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Boundary fence can only be built by agreement with neighbour or by court order

30 June 2015

Disputes between neighbours over boundaries and fences can be very unpleasant. A recent case made it clear that a landowner cannot build a boundary fence without first consulting with and obtaining the agreement of his or her neighbour. If no agreement is reached, the landowner will need to obtain a court order before proceeding.

 

Gosney v Ngai Tahu Property Limited

Ngai Tahu is developing a residential subdivision in Christchurch. It wished to build a fence along the boundary with one its neighbours - the Gosneys. In fact, the Christchurch District Plan required Ngai Tahu to build the fence as a condition of the subdivision.

Ngai Tahu began building the fence without consulting the Gosneys. This upset the Gosneys. They did not like people trespassing on their land and they were concerned the fence was not going up in the correct position. They began removing the fence as it was being constructed.  The dispute could not be resolved. Ngai Tahu applied for and obtained a court order preventing the Gosneys interfering with the construction of the fence.  The Gosneys appealed this order.

 

Ngai Tahu must obtain Gosneys’ agreement before building fence

On hearing the Gosneys’ appeal the High Court judge found that the Fencing Act 1978 applied even though Ngai Tahu did not seek a contribution from the Gosneys towards the costs of building the fence. (The Fencing Act is concerned with boundary fences and the liability of adjoining owners to contribute to the construction and repair of fences.) Furthermore, the judge found that fences erected right on the boundary must to some degree encroach on the neighbour’s land and that any encroachment is prohibited unless the neighbour consents or the court permits the encroachment. The judge also found that an adjoining owner should have some say on the type of fence that is to be erected on a boundary. The judge did not accept that Ngai Tahu could go ahead and build the fence because the District Plan required it for the subdivision. If that were correct, Ngai Tahu would have a right of access to the Gosneys’ property. In the judge’s view this would amount to a trespass.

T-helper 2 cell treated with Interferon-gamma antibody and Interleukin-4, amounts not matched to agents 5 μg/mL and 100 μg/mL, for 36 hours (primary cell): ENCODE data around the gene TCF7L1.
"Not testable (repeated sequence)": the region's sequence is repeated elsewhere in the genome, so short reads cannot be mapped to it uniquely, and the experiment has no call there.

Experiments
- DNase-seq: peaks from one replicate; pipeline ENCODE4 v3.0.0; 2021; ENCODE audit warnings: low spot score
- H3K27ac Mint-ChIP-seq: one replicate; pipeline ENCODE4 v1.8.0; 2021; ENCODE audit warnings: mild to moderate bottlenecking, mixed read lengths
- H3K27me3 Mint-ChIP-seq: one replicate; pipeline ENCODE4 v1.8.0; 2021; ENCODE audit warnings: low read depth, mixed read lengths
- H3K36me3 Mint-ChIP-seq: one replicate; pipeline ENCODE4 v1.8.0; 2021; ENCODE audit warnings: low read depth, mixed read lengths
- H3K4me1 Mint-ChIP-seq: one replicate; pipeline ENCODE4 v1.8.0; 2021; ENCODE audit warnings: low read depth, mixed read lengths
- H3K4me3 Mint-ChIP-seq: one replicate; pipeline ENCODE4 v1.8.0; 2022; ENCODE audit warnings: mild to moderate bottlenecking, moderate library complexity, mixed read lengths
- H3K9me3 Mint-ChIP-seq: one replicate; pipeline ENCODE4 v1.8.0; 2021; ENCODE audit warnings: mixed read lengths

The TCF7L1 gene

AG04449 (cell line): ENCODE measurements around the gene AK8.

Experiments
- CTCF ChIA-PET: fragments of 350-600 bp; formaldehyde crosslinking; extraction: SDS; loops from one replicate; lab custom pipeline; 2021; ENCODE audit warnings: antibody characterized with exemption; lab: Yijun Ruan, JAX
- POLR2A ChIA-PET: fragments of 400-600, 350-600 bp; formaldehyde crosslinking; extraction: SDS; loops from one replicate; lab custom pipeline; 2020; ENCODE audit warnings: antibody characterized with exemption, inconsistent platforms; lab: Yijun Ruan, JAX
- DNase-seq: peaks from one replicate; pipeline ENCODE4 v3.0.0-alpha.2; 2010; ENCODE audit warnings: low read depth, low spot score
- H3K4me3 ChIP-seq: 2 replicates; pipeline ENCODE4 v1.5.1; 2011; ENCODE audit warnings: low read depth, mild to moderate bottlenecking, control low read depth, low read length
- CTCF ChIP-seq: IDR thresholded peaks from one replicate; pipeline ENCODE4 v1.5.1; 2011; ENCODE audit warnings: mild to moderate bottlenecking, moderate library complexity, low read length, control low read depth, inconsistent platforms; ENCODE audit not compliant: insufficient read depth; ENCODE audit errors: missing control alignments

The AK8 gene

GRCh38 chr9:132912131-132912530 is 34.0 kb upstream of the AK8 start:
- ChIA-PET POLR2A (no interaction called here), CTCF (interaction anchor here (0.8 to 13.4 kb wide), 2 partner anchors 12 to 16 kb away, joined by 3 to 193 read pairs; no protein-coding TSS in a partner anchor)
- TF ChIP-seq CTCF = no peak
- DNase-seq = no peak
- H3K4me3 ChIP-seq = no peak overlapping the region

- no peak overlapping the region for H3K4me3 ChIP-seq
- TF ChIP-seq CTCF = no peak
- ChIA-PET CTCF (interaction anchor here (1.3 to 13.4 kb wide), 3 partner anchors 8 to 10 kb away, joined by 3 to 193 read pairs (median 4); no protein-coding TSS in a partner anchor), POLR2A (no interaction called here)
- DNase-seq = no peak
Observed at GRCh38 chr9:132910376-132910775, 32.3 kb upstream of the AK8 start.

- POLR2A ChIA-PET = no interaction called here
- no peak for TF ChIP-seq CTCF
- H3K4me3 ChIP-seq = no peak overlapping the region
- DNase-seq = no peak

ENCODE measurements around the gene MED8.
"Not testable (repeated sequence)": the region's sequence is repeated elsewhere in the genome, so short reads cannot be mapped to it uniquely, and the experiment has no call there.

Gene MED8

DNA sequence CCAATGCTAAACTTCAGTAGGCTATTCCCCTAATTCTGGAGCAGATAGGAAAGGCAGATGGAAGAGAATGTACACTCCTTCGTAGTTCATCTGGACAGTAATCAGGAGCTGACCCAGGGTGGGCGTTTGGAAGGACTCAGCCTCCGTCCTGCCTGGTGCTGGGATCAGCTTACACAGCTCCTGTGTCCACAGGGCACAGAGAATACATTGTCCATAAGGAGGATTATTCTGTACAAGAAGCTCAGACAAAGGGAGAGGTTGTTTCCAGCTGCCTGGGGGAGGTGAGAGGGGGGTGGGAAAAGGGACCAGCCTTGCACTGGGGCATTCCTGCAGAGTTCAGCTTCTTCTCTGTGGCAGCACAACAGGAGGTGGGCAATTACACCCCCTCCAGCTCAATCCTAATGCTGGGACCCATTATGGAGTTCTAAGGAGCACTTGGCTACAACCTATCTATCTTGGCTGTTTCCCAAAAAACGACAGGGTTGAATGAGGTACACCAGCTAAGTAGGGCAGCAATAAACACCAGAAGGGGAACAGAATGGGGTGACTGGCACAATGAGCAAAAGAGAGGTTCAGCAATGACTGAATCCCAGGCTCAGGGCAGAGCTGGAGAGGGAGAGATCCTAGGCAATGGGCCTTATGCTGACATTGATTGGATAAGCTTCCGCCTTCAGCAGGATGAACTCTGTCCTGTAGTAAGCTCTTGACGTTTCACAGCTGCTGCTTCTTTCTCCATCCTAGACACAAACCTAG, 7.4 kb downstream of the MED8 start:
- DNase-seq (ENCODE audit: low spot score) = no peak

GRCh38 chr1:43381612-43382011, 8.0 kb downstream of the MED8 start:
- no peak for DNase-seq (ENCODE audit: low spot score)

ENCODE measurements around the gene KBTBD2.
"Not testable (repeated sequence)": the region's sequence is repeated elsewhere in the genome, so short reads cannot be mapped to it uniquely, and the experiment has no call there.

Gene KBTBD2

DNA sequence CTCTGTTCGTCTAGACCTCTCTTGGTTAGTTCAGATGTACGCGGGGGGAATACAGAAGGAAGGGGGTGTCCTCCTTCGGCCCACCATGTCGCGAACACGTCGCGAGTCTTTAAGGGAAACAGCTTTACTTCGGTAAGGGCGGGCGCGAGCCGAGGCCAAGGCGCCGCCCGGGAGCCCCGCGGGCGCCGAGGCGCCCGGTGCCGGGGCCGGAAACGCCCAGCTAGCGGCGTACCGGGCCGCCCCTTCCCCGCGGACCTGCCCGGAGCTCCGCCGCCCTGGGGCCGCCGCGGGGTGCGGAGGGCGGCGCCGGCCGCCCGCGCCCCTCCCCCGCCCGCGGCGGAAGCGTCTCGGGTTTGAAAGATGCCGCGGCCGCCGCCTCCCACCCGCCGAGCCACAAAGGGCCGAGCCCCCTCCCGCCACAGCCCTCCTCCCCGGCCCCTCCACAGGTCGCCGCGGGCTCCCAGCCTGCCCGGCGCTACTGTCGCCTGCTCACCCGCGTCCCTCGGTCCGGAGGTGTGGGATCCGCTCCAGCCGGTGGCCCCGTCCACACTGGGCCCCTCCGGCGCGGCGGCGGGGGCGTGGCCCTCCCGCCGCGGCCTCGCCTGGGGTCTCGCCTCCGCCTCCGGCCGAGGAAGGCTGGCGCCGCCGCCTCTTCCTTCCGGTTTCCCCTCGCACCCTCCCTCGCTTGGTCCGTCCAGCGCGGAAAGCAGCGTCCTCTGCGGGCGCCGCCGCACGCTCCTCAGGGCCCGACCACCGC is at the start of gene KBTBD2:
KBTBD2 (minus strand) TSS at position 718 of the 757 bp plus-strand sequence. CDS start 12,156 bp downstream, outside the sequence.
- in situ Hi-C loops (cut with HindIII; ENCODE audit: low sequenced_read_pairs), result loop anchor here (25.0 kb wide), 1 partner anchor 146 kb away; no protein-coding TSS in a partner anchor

The judge also found that the provisions in the Fencing Act requiring a landowner to give notice to the adjoining landowner before proceeding did not apply. The notice provisions were relevant only where one owner wanted the neighbour to contribute towards the costs of the fence.

 

Discussion and negotiation required before court action

What the judge required between Ngai Tahu and the Gosneys was nothing more or less than discussion and negotiation.  If agreement could not be reached, Ngai Tahu could bring a fresh application to the court for an order under the Fencing Act permitting construction of the encroaching fence.

 

 

Please email me at barbara.mcdermott@nwm.co.nz with your ideas for future articles. Keep an eye out for next month's column, where I will discuss another relevant rural legal issue.


Barbara McDermott is a partner of Norris Ward McKinnon, specialising in commercial and rural law. With offices in Hamilton and Huntly, we have friendly, expert legal advisors ready to help you with your business and personal legal matters.